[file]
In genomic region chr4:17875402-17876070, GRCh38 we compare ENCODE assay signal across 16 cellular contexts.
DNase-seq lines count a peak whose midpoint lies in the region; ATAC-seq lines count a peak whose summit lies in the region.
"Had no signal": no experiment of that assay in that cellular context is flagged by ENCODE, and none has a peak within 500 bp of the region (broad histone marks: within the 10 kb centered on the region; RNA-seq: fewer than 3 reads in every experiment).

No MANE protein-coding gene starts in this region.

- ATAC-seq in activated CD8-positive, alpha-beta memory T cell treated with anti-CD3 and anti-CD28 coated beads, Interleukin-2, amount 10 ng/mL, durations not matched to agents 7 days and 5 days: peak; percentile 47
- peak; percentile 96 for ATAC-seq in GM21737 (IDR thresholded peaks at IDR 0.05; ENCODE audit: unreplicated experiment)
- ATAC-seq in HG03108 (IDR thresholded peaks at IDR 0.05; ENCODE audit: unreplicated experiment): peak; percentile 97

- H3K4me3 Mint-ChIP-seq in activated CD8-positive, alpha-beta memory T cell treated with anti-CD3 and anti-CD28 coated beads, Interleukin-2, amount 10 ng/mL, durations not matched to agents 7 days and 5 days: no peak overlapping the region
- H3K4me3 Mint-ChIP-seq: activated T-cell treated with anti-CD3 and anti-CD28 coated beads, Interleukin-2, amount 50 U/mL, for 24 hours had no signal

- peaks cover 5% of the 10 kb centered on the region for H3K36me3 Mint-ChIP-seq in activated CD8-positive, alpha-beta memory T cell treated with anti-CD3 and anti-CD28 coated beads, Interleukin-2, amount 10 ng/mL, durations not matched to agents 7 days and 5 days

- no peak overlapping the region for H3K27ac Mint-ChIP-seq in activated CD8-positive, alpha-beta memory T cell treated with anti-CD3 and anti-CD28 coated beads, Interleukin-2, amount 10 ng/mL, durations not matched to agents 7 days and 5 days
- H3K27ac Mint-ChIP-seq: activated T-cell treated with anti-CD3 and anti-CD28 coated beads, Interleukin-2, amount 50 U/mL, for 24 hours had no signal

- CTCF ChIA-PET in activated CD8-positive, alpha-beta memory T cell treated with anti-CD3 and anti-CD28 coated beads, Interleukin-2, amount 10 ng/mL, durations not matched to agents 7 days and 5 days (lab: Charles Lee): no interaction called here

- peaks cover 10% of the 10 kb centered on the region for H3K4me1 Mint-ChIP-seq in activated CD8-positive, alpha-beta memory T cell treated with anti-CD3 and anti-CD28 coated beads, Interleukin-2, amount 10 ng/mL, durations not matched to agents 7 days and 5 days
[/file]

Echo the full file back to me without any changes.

In genomic region chr4:17875402-17876070, GRCh38 we compare ENCODE assay signal across 16 cellular contexts.
DNase-seq lines count a peak whose midpoint lies in the region; ATAC-seq lines count a peak whose summit lies in the region.
"Had no signal": no experiment of that assay in that cellular context is flagged by ENCODE, and none has a peak within 500 bp of the region (broad histone marks: within the 10 kb centered on the region; RNA-seq: fewer than 3 reads in every experiment).

No MANE protein-coding gene starts in this region.

- ATAC-seq in activated CD8-positive, alpha-beta memory T cell treated with anti-CD3 and anti-CD28 coated beads, Interleukin-2, amount 10 ng/mL, durations not matched to agents 7 days and 5 days: peak; percentile 47
- peak; percentile 96 for ATAC-seq in GM21737 (IDR thresholded peaks at IDR 0.05; ENCODE audit: unreplicated experiment)
- ATAC-seq in HG03108 (IDR thresholded peaks at IDR 0.05; ENCODE audit: unreplicated experiment): peak; percentile 97

- H3K4me3 Mint-ChIP-seq in activated CD8-positive, alpha-beta memory T cell treated with anti-CD3 and anti-CD28 coated beads, Interleukin-2, amount 10 ng/mL, durations not matched to agents 7 days and 5 days: no peak overlapping the region
- H3K4me3 Mint-ChIP-seq: activated T-cell treated with anti-CD3 and anti-CD28 coated beads, Interleukin-2, amount 50 U/mL, for 24 hours had no signal

- peaks cover 5% of the 10 kb centered on the region for H3K36me3 Mint-ChIP-seq in activated CD8-positive, alpha-beta memory T cell treated with anti-CD3 and anti-CD28 coated beads, Interleukin-2, amount 10 ng/mL, durations not matched to agents 7 days and 5 days

- no peak overlapping the region for H3K27ac Mint-ChIP-seq in activated CD8-positive, alpha-beta memory T cell treated with anti-CD3 and anti-CD28 coated beads, Interleukin-2, amount 10 ng/mL, durations not matched to agents 7 days and 5 days
- H3K27ac Mint-ChIP-seq: activated T-cell treated with anti-CD3 and anti-CD28 coated beads, Interleukin-2, amount 50 U/mL, for 24 hours had no signal

- CTCF ChIA-PET in activated CD8-positive, alpha-beta memory T cell treated with anti-CD3 and anti-CD28 coated beads, Interleukin-2, amount 10 ng/mL, durations not matched to agents 7 days and 5 days (lab: Charles Lee): no interaction called here

- peaks cover 10% of the 10 kb centered on the region for H3K4me1 Mint-ChIP-seq in activated CD8-positive, alpha-beta memory T cell treated with anti-CD3 and anti-CD28 coated beads, Interleukin-2, amount 10 ng/mL, durations not matched to agents 7 days and 5 days